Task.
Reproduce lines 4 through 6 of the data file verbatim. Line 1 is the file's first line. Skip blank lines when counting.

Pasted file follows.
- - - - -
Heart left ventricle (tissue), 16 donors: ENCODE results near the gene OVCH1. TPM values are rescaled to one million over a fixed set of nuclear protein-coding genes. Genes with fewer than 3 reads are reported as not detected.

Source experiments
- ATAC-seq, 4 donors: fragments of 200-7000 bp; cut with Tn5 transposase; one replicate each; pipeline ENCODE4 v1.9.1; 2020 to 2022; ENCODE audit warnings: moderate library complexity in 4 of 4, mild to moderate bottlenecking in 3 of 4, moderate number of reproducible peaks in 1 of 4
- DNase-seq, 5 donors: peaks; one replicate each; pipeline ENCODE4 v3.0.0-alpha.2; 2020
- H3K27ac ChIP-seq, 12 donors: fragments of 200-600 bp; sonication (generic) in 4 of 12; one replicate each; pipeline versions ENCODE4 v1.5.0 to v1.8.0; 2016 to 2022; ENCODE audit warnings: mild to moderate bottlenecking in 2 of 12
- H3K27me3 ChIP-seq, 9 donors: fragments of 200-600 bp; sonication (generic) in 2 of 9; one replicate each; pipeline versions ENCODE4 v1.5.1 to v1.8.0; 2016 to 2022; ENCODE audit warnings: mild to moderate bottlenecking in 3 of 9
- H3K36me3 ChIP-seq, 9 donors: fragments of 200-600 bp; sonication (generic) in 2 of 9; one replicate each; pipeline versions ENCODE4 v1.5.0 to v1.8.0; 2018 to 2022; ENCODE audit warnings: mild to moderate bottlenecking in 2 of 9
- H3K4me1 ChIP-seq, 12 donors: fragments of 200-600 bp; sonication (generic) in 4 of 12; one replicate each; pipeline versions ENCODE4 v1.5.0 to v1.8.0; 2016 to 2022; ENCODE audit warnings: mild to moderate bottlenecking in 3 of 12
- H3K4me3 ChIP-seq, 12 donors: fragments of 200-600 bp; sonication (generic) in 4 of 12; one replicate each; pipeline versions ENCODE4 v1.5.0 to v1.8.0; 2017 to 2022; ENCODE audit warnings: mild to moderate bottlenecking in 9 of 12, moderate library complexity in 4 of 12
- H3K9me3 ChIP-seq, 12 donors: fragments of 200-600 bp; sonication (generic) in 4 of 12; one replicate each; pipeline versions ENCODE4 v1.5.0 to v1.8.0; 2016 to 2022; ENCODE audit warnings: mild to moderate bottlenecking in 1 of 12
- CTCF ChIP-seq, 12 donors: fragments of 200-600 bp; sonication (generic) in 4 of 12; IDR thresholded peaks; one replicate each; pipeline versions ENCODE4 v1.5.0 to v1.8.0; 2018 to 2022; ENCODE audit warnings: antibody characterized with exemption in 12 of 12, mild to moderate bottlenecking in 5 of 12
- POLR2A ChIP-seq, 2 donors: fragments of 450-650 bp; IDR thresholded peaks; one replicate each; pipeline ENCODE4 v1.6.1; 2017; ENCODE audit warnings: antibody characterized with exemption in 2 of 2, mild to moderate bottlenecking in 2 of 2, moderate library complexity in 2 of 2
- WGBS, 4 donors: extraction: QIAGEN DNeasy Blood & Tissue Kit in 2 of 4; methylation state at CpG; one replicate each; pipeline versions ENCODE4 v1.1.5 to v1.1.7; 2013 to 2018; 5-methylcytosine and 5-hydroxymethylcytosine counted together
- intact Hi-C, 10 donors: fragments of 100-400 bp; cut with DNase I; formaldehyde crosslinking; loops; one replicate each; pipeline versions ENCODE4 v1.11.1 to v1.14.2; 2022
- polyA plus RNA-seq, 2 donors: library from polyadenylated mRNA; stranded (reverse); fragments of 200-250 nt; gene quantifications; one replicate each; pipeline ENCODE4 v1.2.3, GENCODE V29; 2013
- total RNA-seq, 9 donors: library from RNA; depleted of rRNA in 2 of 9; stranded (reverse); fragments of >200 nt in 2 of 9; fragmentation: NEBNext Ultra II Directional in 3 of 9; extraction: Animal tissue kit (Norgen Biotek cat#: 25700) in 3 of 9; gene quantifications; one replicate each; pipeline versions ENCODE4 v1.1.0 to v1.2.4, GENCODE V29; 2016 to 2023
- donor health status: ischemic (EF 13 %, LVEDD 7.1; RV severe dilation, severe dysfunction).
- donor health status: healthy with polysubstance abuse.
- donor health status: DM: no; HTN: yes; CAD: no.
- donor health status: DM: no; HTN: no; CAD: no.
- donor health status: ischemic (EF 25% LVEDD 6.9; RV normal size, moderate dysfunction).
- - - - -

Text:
- DNase-seq, 5 donors: peaks; one replicate each; pipeline ENCODE4 v3.0.0-alpha.2; 2020
- H3K27ac ChIP-seq, 12 donors: fragments of 200-600 bp; sonication (generic) in 4 of 12; one replicate each; pipeline versions ENCODE4 v1.5.0 to v1.8.0; 2016 to 2022; ENCODE audit warnings: mild to moderate bottlenecking in 2 of 12
- H3K27me3 ChIP-seq, 9 donors: fragments of 200-600 bp; sonication (generic) in 2 of 9; one replicate each; pipeline versions ENCODE4 v1.5.1 to v1.8.0; 2016 to 2022; ENCODE audit warnings: mild to moderate bottlenecking in 3 of 9